Professors Rapp, Vigodner and Prodan Secure More than $1 Million in Competitive Research Grants
Three Yeshiva University professors—Dr. Margarita Vigodner, Dr. Chaya Rapp and Dr. Emil Prodan—have been awarded major federal grants to pursue cutting-edge research at Stern College for Women. Collectively, they will bring more than $1.2 million in grant support to the college over the next three to five years.
“The accomplishments of these faculty members are particularly remarkable in these uncertain times when U.S. science agencies are targeted for budget cuts,” said Dr. Anatoly Frenkel, chair of the division of natural sciences and mathematics at YU. “It is also noteworthy that these recent awards went to our undergraduate faculty, who were competing with colleagues from much larger groups that included graduate students and postdocs. By winning these awards, Professors Rapp, Vigodner and Prodan are helping other YU science faculty by raising YU’s name recognition with science agencies.”
A Diverse Range of Fields
Vigodner’s grant, a $500,000 Academic Research Enhancement Award (AREA) R15 from the National Institutes of Health (NIH), will facilitate laboratory studies of the process of sperm formation. The R15 program awards medical research grants to universities and colleges and is intended to provide students with research experience.
According to Vigodner, that process is crucial for the achievement of normal male fertility and the prevention of birth defects. The studies will focus on the role novel proteins (known as SUMO) play in the process. “Our studies will lead to a better understanding of possible causes of previously unexplained cases of male infertility and the development of novel safe contraceptives,” she said.
Rapp’s grant, also an R15, allots $250,000 to support research in the field of computational chemistry, with a particular focus on the molecular mechanisms of disease. “We model small molecular changes on the computer and ask, ‘What is the connection between these structural changes and downstream physiological effects?’” said Rapp. Some of these effects include whether an HIV virus is allowed to enter a cell or whether cancer will spread.
Prodan was granted $425,000 to study the developing field of topological insulators, a new class of materials that may be useful in future technologies such as electronics, computers and clean energy generation, under the National Science Foundation’s (NSF) prestigious Faculty Early Career Development (CAREER) program. This marks Prodan’s second NSF grant in two months. His first, awarded in July, focuses on problems in quantum physics that have the potential to significantly impact the fields of nanoscience, solar cells and energy conversion and storage.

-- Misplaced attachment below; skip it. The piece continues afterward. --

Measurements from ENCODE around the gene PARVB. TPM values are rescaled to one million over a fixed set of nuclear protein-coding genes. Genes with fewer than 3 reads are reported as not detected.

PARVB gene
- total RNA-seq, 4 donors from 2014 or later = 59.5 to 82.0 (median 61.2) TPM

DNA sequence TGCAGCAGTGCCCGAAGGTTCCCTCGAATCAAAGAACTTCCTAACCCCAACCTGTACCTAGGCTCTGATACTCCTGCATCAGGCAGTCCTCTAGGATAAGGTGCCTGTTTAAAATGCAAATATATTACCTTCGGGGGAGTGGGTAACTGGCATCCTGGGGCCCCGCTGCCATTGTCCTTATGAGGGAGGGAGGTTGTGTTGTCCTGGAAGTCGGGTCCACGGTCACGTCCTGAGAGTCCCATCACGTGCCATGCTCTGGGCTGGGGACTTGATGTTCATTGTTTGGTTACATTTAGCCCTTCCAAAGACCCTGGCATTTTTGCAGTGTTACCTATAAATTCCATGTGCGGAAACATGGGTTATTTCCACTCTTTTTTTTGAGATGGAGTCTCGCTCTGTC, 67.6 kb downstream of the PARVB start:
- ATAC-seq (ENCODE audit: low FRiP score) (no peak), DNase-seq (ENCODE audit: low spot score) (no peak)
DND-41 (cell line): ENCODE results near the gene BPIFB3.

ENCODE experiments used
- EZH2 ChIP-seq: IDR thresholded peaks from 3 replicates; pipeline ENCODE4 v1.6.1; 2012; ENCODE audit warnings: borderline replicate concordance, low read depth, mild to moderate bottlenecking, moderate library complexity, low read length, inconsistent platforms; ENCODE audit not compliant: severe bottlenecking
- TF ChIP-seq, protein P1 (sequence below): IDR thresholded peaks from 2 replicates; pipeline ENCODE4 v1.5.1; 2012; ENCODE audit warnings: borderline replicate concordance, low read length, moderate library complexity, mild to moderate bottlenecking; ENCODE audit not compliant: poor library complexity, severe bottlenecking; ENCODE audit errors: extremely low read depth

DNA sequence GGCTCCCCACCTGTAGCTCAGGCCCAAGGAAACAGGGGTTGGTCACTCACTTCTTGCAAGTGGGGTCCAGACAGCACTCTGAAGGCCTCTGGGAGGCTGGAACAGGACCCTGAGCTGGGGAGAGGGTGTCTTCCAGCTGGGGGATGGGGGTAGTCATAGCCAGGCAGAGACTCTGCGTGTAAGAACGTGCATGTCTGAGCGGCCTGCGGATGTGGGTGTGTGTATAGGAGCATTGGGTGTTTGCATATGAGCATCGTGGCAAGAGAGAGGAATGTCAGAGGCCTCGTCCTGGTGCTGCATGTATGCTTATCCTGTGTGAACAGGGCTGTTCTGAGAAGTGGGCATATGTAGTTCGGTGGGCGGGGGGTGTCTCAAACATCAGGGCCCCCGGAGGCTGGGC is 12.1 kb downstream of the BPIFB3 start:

Hands-On Experience for Students
For all three professors, student involvement will be a key component of their work. Rapp and Vigodner’s grants both support three years of summer fellowships for undergraduate students, with student-professor research collaboration throughout the year. In addition, Prodan’s grant includes scholarships for three undergraduate students for five years and features a series of workshops called “Condensed Matter Blackboard Lectures,” which will convene accomplished scientists and students to share research and ideas. “Students will see that there are no experts,” Prodan said. “Some of us are older and some are younger, but we are all still learning.”
Zeeva Levine, a Stern College junior majoring in the physical sciences who conducts research with Rapp, felt the sense of excitement and discovery among Stern science faculty added to her passion for the field. “Seeing that our professors are so dedicated really nurtures my own love of science,” said Levine, who hopes to be a chemical engineer. “I feel like I’ve gained a lot by working with Dr. Rapp. It’s so important to understand how the research world works, and now that I’ve done this I feel I can go on to do research in other areas even more closely related to my field of study.”
“The robust research agendas of our faculty contribute daily to the superb education of our science students,” said Dr. Karen Bacon, the Dr. Monique C. Katz Dean of Stern College. “Mentored by the faculty and included in their projects, Stern College women learn how to frame questions and seek answers to some of the most important questions and problems facing science today.”